• Clinical director of women’s services at North West London Hospitals Trust loses employment tribunal
  • Judge rules changes to shift pattern disrupting private work after merger were the real reason for Onsy Louca’s resignation.
  • Consultant gynaecologist could earn between £240,000 and £360,000 a year from private work, tribunal hears
  • Mr Louca’s private income funded charity providing care in Ethiopia

A former clinical director has lost his employment tribunal case after a judge ruled he quit his trust over the impact a reconfiguration would have had on his private work, not over patient safety.

The judgement, published this week, said a dispute had arisen between London North West Healthcare Trust and gynaecologist Onsy Louca after the organisation attempted to change his shift patterns following a merger.

The trust was formed from the merger of North West London Hospitals Trust and Ealing Hospital Trust in October 2014, and the combined organisation planned to move all elective gynaecological procedures from Northwick Park to Ealing. The tribunal heard it could take more than an hour to travel from one to the other.

Mr Louca, who had worked at Northwick Park from 2000 until his resignation in 2016, also performed work at the Clementne Churchill Hospital run by BMI Healthcare, a short distance from Northwick Park. He was appointed clinical director of women’s services at the hospital in 2003.

The surgeon, who the tribunal heard often worked an average of 10-12 hours a day, six days a week, argued that if he were to perform a full list on Wednesdays at Ealing he would be unable to attend the multidisciplinary team follow ups the next day.

Employment judge Oliver Hyams said: “I concluded that the real reason why he concluded that would not be able to see those patients on the next day was that he was doing private work at the BMI hospital in the morning of the next day.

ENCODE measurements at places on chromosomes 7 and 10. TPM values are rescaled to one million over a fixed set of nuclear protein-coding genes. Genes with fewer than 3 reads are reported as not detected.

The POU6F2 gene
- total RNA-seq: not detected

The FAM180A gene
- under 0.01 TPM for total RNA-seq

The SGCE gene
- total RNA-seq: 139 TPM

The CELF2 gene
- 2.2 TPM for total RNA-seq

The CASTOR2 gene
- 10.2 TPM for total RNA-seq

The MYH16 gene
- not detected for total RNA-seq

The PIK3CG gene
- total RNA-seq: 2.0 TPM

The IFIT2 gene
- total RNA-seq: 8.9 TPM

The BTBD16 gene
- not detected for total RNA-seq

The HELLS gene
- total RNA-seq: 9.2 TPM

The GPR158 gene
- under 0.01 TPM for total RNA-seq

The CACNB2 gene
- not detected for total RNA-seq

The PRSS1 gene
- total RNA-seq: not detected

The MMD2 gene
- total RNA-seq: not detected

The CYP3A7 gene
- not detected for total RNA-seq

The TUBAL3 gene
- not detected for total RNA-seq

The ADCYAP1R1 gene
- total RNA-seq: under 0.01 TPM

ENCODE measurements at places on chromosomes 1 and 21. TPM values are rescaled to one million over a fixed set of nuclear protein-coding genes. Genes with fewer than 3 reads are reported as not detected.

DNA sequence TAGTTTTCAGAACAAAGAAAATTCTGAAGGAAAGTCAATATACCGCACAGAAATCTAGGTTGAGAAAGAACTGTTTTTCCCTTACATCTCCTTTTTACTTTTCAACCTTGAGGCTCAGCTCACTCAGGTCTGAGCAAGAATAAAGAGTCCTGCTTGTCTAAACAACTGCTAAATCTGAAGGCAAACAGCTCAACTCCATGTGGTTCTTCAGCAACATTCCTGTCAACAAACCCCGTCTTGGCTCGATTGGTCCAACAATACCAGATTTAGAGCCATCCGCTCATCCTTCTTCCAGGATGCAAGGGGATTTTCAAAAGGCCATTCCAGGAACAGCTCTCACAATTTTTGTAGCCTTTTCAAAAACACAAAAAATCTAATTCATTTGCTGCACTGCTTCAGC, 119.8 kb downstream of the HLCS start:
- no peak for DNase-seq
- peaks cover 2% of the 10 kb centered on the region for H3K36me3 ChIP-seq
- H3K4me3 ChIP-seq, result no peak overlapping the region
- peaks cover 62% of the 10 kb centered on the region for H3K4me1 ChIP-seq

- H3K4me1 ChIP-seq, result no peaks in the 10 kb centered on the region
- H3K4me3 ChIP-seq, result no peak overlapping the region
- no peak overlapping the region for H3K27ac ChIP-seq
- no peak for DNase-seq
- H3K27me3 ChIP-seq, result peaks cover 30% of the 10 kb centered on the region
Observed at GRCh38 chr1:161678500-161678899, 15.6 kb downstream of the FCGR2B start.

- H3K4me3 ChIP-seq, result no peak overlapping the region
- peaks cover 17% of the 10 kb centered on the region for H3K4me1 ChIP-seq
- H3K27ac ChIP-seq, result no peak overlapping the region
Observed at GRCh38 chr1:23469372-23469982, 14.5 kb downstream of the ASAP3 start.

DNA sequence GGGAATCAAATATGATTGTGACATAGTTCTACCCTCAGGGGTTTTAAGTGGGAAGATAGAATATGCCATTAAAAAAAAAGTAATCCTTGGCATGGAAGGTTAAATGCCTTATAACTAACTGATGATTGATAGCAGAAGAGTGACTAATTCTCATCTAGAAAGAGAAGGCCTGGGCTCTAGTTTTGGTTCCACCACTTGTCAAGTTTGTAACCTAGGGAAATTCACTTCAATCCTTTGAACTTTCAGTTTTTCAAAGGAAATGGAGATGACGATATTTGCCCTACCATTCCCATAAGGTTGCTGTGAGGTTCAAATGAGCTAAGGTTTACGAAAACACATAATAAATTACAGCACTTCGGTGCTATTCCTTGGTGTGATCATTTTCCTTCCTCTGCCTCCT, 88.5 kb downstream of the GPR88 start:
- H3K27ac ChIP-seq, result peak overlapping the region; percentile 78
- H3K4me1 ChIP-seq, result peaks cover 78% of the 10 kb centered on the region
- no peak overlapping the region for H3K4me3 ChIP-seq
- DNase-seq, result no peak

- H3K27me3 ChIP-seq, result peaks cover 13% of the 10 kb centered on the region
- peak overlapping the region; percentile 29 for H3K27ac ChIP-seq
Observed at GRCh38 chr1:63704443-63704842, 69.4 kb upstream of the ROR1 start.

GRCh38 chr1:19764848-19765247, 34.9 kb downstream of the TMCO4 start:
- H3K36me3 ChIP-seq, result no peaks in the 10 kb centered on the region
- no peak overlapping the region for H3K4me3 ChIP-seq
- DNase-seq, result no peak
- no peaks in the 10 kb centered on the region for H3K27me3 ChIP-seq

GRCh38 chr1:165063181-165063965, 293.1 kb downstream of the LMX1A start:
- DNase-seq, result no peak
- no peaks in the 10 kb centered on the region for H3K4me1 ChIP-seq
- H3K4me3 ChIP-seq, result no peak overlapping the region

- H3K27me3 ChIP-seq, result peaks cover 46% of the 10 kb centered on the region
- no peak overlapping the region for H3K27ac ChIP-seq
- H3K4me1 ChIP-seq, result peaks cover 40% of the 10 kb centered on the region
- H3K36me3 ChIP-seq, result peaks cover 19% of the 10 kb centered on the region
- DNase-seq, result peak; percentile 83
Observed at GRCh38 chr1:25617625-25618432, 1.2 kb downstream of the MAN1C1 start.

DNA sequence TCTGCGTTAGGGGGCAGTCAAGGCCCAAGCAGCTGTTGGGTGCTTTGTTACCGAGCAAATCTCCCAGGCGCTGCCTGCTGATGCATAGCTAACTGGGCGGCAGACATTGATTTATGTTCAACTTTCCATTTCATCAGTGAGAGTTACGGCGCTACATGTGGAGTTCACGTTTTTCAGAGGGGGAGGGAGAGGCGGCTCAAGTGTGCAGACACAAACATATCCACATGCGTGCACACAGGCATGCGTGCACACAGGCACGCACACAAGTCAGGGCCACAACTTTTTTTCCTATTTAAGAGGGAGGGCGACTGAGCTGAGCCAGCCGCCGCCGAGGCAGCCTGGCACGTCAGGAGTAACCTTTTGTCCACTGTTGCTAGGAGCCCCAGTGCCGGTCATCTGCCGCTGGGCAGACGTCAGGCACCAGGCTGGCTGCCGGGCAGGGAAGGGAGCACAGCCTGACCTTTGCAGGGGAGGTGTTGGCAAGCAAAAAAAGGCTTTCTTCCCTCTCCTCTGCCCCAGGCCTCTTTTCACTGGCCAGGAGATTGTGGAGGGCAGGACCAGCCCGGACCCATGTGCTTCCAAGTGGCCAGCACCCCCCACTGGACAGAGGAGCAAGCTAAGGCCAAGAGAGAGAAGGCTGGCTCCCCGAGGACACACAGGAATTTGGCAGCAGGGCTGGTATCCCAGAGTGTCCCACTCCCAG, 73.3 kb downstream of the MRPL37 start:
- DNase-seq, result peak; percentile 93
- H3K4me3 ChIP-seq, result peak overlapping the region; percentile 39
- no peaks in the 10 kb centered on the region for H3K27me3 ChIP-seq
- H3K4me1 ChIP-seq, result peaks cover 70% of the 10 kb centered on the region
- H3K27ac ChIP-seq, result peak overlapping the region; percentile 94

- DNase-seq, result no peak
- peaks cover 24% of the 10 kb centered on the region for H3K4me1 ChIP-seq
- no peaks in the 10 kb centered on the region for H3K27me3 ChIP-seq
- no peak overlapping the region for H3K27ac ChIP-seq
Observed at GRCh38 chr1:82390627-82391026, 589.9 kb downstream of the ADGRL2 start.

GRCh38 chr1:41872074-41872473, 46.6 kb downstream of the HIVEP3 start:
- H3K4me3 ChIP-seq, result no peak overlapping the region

The tribunal heard that Mr Louca could make between £240,000 and £360,000 a year from his BMI work. His NHS salary at the time of his resignation was £189,000.

The judge added: “While safety was uppermost in the claimant’s mind when he resigned, and in my view he acted in good faith in resigning, I concluded that he was subconsciously aware that he could not, consistently with the terms of his contract of employment with the respondent, justify continuing to do his Thursday morning BMI hospital clinics if he was required to undertake an all day operating list at Ealing Hospital on Wednesdays.

“This is because he could as a matter of routine have gone to Ealing Hospital on Thursday mornings if he had not had his BMI hospital clinics, and if it was in fact unsafe for him not to go to Ealing Hospital on Thursday mornings to see the patients on whom he had operated on the previous day, then it was contrary to the [NHS contract] provisions to continue to conduct those BMI hospital clinics.”

He added: “I concluded that the claimant wanted to be able to carry on doing his privately paid work at the BMI hospital as much as he could because of his desire to continue to fund Wings of Healing.”

Wings of Healing is a charity that provides free treatment, including surgery, to up to 1,000 patients a year in Ethiopia.

Mr Louca did not apply for the role of clinical director in the new merged organisation because of his dissatisfaction with the trust over the handling of a grievance raised about him by another consultant, the tribunal heard. He ceased to be clinical director of women’s services in December 2014.

The judge added: “I conclude these long reasons with an observation. The claimant, I concluded, was scrupulously honest when giving evidence to me. If he had not been, then he would not have acknowledged in oral evidence that neither the failure to inform him of the outcome of [the fellow consultant’s] grievance nor the distance of his home to Ealing Hospital were reasons for his resignation.

“If and to the extent that I preferred the evidence of the respondent’s witnesses to that of the claimant, I did so purely because I concluded that their recollections were more reliable than the claimant’s.”

Mr Louca was approached for comment and said he had nothing to add at this time.